Family. The oldest story in the book, yet endlessly retold, reinterpreted and revised. I, for one, am quite fond of the notion; a group of people inherently drawn to each other by ties of blood, sense of duty and most importantly affection. It doesn’t always go that way, I concur, but the idea remains the same: togetherness, a constant unity in an inconstant world.
Constance has never really been a comforting reality in my life, everyone I’ve known has come and gone, appeared one day to only disappear the next, and that’s even true for family. I have wandered from one cocoon to a neighboring one, seeking some sort of stable nest, embracing ties that wouldn’t break…too soon. Family, they say, never leaves you, and unfortunately that isn’t so far from the truth. They may drift away or die, they’ll always accompany us one way or another; I hold my grandmother in my heart, my grandfather in my mind, my uncle in every person suffering from cancer, my cousin in every child marked as missing. Family is like washing machine lint, it sticks in the most unlikely places, and though it sometimes may feel sticky and unwanted, it’s there, it exists, and through it, we do too. We are the jumbled mess of our kinships and genealogical lineage, the merry mayhem of our socially imposed, happily betrothed, disturbingly composed units, and it’s nothing short of wonderful.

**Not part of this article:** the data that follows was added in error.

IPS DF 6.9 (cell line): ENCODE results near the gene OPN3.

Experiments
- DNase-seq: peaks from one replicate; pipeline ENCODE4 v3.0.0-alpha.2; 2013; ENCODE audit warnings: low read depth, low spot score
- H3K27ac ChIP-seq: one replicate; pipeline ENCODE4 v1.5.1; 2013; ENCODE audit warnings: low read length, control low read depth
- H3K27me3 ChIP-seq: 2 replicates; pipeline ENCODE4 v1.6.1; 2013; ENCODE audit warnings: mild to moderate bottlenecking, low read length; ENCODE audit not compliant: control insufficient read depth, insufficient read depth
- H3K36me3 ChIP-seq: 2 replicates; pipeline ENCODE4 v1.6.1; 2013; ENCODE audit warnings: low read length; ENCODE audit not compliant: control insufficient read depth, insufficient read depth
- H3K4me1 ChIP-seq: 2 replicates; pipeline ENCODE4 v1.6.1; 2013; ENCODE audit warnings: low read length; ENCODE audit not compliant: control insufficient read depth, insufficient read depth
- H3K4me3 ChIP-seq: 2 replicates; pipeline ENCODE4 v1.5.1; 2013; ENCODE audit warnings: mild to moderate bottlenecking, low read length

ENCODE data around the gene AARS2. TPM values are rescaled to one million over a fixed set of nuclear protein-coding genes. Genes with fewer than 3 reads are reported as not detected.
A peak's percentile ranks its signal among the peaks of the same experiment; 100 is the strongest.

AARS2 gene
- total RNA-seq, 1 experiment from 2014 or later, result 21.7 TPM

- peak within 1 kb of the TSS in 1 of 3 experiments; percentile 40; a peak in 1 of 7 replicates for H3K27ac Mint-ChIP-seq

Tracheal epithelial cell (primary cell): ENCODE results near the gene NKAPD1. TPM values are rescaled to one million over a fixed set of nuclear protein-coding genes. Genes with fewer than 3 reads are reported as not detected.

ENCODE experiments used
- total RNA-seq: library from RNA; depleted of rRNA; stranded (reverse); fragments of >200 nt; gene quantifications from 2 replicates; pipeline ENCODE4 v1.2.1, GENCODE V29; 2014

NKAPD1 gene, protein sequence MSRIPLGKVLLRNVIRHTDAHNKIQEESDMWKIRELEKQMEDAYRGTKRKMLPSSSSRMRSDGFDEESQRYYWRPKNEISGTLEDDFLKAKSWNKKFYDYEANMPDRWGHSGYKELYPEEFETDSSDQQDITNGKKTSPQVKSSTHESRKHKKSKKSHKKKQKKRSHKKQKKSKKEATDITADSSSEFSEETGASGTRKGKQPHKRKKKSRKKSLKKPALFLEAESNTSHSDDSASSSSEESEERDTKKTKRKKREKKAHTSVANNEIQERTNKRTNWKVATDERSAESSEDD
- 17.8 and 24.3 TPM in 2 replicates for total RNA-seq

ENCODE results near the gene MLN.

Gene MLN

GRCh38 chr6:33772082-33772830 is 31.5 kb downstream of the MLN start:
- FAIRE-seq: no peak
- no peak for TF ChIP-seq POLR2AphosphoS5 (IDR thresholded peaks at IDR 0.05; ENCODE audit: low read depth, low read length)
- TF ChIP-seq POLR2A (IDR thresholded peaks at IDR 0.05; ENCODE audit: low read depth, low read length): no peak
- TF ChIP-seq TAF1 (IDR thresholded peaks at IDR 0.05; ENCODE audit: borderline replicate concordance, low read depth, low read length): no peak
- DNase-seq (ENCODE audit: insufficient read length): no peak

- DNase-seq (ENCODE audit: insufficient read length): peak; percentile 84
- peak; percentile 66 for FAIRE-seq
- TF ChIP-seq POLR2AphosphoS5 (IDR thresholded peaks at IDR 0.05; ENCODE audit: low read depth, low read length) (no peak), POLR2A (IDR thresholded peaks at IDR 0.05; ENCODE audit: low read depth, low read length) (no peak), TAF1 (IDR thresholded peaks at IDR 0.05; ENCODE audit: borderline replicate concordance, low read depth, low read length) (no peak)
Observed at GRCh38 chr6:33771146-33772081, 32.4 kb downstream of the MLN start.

From a very young age I was shown that family doesn’t stop at bloodlines and history, for that would only make it a piece of the past; family is the expression of the future, a continuous journey paving our lives forward. How else would you explain adoption and the unconditional love one can bestow upon a once total stranger? And what about marriage, a wife or a husband are the adult and non incestuous like version of the latter, two individuals from different worlds coming together in a (hopefully) chosen union. Last but not least comes friendship, a roller-coaster relationship between like-minded people that were naturally meant to coexist.
I’ve had a myriad of “friends” over the years, people I shared kindergarten secrets with, people I played house with, people I consoled after breakups and bad grades, people I’ve partied with…and people I’ve loved. I smile when I think of everyone I once called a friend, a sister, a brother, family; I can’t say I didn’t try to have constance in my hustling bustling insane life, it was just a short-lived journey, a treasured experience archived yet unforgotten.
To be truthful, family to me is like bittersweet candy, an addictive ephemeral pleasure I don’t expect much from, but dive into heart first, head later. Will you be my family today?